Question: Amillennialism and the Land Promise

This question came to me via Spirit & Truth, a website I am privileged to have a part in.

Question:

Thanks very much for your TELOS series of Biblical Covenantalism. I stumbled upon this at just the time I needed it – and therefore believe God led me to your sight.

The minister of our church is staunchly amillenialist, and I am involved in discussions with him. The question he will get me on, unless you can provide me with a biblically based answer is this:
If the land promise to Abraham and his descendants is a literal piece of real estate, and it has been given as an EVERLASTING possession, what happens to the EVERLASTING nature of that covenant promise in the New Heavens and the New Earth?

My Answer:

Thanks for your question.
In the first place your pastor’s position is unreasonable, putting the burden of proof where it doesn’t belong. Since he clearly knows that the text(s) say the land was given to Israel by God, by challenging it with such a question he is demanding of the Bible that it answers his queries before he will believe it. This is a symptom of the all-too-common problem of making unaided reason an authority over the clear wording of Scripture.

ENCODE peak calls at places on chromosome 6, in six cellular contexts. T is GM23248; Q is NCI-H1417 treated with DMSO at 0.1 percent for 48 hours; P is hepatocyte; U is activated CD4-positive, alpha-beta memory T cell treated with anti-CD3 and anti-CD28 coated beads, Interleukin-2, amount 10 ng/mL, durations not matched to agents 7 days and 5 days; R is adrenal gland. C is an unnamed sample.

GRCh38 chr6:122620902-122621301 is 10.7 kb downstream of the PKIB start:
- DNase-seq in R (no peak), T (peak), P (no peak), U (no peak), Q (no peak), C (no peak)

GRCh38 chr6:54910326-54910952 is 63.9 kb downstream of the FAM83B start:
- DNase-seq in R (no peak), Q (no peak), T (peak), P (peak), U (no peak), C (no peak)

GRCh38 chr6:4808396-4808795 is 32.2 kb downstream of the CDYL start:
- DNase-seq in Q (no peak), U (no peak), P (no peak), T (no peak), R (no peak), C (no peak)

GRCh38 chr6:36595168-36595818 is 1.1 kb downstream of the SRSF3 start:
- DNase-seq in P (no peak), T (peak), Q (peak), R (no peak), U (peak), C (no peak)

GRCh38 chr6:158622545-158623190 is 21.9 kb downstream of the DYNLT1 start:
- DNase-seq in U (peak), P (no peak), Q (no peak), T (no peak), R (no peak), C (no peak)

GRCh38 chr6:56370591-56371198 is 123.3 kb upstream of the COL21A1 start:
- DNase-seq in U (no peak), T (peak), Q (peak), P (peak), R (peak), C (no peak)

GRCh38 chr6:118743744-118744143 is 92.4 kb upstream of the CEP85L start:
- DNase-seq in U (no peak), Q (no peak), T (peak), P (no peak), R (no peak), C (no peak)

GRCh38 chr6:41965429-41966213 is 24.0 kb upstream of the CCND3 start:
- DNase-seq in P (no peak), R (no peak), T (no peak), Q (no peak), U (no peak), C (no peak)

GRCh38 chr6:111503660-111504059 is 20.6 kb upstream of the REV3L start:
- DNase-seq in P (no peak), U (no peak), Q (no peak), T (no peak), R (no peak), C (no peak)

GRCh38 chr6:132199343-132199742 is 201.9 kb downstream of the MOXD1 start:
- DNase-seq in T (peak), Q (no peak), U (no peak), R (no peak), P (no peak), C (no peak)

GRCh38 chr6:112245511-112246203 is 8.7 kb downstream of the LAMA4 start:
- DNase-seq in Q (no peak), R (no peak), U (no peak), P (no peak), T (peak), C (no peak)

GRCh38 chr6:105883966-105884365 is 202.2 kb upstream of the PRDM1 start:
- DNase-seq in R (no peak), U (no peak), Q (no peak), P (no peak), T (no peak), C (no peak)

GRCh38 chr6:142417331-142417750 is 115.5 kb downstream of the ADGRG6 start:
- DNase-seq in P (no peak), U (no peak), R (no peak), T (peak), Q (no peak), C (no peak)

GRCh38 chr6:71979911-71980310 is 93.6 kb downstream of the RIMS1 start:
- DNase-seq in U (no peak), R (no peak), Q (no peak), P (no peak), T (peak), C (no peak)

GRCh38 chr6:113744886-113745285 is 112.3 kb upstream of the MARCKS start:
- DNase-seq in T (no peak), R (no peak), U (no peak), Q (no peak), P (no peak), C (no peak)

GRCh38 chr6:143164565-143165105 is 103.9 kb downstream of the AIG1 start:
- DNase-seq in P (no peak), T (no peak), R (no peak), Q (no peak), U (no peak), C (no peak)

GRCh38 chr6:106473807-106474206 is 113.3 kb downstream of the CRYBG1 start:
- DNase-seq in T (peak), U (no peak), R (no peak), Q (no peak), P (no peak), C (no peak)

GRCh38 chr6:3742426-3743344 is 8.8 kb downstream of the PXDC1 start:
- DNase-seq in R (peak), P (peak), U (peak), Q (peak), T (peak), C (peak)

If you want an idea of why he is being unreasonable, ask him to explain how Christ can be both 100% God and 100% man at one and the same time. Ask him to explain it (don’t let him fob you off with the Chalcedonian Creed). My point is that certain Christian truths (like the dual natures of Christ) are difficult because Scripture does not pander to our wish to have all our questions answered. It expects faith in what is said (which is enough for us).

As far as a biblically-based answer; well, what is to prevent Israel having a designated piece of real estate on the new earth? We know there are nations and kings there (Rev. 21:24, 26).

I want you not to make an issue of this with your pastor. He will not change if he does not see. And he will not see if he has certain presuppositions: lenses through which he interprets the Bible.

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11 comments

  1. Is it too harsh just say to the guy “Leave that church and go find one that teaches biblical truth”? I personally think that the issue of amillennialism is quite dangerous — is there anyone in the heretical, hate-filled, anti-semitic BDS movement that isn’t amillennial?